The 101 on CBG
CBG is one of the hemp plants’ most prized cannabinoids and is now ever-popular among farmers and extractors alike. Canvast is proud to offer some of our favorite varieties of CBG seeds, CBG Clones, and Certified Organic CBG Seedlings. Before you make an investment, here's everything you need to know about CBG.
Everything you need to know about CBG
You may be familiar with her offspring THC and CBD, but the mother of all cannabinoids CBG deserves some attention too.
At least 113 different cannabinoids have been isolated from the hemp plant. Most familiar with the plant have heard of the two most popular cannabinoids THC (tetrahydrocannabinol) and CBD (Cannabidiol). A far lesser-known cannabinoid CBG (Cannabigerol) which is normally found in lower quantities across most strains is still worth taking a look at for a number of different reasons.
Before we dive into the specifics of CBG, it's important to know the basics of how our bodies interact with these compounds.
The term "cannabinoid" refers to substances that interact with cannabinoid receptors in our body. The two main cannabinoid receptors in the body are CB1 and CB2. CB1 is associated with our nervous system and CB2 is associated with inflammation. Cannabinoids and their receptors are part of our own body's systems of helping regulate a variety of normal functions including pain, appetite, and inflammation. This system is called the endocannabinoid system (ECS).
What Exactly is CBG?
First discovered in the 1960’s Cannabigerol (CBG) is a non-psychoactive cannabinoid typically found in low-THC high-CBD strains, to include hemp. Just like THC and CBD, Cannabigerol reacts with the cannabinoid receptors in the brain, but it acts as a buffer to the psychoactivity of THC by working to alleviate the paranoia sometimes caused by higher levels of THC. Since CBG is the precursor from which all other cannabinoids are synthesized it is often referred to as the “mother” of cannabinoids.
How is CBG Made?
Enzymes in the plant break down the acid and direct it to one of the three lines mentioned above. Once the acids are exposed to ultraviolet light or heat they become the cannabinoids we know: THC or CBD.
In most strains, CBGA is immediately converted to either THCA or CBDA. This means that flowers with higher THC levels will have lower CBG levels and vice versa. Since most hemp flowers have little or no THC the CBG levels will be higher.
Breeders are currently experimenting with genetic manipulation and cross-breeding to try and obtain higher levels of CBG. Scientists can also extract higher levels of CBG from budding plants by pinpointing the optimum extraction time, about six weeks into an eight-week flowering cycle.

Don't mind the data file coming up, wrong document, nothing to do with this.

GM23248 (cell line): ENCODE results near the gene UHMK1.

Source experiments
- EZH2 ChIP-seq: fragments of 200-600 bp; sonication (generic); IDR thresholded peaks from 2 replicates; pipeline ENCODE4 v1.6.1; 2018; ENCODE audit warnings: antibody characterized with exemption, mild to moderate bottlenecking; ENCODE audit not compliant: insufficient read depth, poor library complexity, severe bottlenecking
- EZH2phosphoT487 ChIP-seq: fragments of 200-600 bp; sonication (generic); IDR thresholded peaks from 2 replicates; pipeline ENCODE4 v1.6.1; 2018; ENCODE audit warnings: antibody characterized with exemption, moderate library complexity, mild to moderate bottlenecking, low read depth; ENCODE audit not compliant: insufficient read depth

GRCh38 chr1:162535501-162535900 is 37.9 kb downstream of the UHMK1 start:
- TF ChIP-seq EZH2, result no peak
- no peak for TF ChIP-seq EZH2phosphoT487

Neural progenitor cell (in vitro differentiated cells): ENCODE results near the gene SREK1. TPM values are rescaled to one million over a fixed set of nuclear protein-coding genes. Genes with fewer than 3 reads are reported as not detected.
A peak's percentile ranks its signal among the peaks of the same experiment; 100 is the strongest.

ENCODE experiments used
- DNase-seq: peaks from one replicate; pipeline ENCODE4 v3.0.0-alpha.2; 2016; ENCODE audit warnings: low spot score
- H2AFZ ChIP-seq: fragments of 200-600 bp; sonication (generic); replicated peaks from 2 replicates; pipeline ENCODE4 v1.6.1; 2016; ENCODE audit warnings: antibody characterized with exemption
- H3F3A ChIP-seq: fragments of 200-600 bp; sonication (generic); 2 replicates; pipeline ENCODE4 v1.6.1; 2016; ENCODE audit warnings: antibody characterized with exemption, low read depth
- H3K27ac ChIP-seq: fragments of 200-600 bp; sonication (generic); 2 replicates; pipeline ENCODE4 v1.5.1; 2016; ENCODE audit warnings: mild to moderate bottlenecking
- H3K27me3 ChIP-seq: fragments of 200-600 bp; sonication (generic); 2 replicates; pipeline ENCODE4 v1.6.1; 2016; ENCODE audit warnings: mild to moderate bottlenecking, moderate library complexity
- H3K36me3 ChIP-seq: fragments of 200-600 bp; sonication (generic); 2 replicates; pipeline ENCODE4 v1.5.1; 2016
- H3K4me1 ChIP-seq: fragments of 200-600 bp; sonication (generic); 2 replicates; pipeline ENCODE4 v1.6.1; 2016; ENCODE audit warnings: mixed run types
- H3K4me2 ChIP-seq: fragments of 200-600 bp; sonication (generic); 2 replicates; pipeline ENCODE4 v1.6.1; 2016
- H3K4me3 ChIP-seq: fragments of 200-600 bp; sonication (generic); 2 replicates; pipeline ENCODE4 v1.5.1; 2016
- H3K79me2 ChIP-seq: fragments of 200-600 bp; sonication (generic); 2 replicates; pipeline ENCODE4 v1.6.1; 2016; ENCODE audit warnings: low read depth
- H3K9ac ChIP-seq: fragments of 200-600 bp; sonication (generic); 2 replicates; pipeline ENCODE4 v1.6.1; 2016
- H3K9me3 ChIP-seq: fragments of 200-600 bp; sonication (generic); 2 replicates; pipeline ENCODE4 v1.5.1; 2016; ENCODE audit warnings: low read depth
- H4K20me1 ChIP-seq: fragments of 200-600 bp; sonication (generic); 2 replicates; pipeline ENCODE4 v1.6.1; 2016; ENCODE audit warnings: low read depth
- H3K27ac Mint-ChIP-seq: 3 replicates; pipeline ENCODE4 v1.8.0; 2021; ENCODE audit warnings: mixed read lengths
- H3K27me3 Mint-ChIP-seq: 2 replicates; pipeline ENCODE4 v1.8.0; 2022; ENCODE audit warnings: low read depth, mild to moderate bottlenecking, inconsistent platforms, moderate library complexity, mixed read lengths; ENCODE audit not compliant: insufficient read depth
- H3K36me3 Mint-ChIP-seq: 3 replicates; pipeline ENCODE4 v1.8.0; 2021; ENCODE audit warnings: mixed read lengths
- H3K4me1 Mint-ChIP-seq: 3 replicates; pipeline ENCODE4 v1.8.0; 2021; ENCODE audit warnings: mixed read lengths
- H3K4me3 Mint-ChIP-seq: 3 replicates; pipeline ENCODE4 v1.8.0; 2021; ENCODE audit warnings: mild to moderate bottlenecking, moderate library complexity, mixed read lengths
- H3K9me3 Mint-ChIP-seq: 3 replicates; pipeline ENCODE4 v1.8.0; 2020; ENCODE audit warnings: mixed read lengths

The Benefits of CBG
We are still very early on in our research of CBG, but early studies are proving to be exciting for all the potential health benefits CBG can provide. CBG shows promising results as an antibacterial agent and an anti-inflammatory. CBG can be provided in many forms from CBG Isolate, Full Spectrum Oil with an emphasis on CBG levels, and in Premium CBG Flower.
Because CBG is known for its low THC levels and high CBD levels it’s a safe bet for farmers that want to make sure they are in compliance with the Farm Bill’s restriction of 0.3% THC levels for the hemp plant to remain legal. With CBD being in the main focus of most consumers and farmers now is a great time to explore the CBG flower market and set yourself apart from the competition. Industry experts believe CBG will be the next popular cannabinoid due to early studies showing promising results for a number of health benefits.
Since CBGA is the mother to CBDA and THCA by the time the plant has flowered there is very little actual CBG left in the plant. To combat this issue Canvast Supply Co. recommends that farmers cut their hemp plant in the budding phase. By cutting the flower before it gets into the vegetative or flowering stages it allows for higher extraction levels of CBG since you’re able to capture it before it’s converted into other cannabinoids.
Research on CBG is currently being done in the following areas:
- CBG may treat glaucoma and relieve intraocular pressure. This could be a huge deal for patients that want to treat their glaucoma without using THC products that produce a psychoactive effect. A 1990 study looked at the use of CBG for glaucoma and found that "cannabigerol and related cannabinoids may have therapeutic potential for the treatment of glaucoma."
- CBG has shown it may have antibacterial properties. In a 2008 study, CBG showed promise for treating MRSA as an antibacterial agent. CBG has the potential to treat bacteria that are resistant to traditional antibiotics.
- In a 2013 study, CBG showed promising effects on the currently incurable bowel disease.
- Other recent studies have shown CBG as a potential treatment of cancer, Huntington’s disease, and Multiple Sclerosis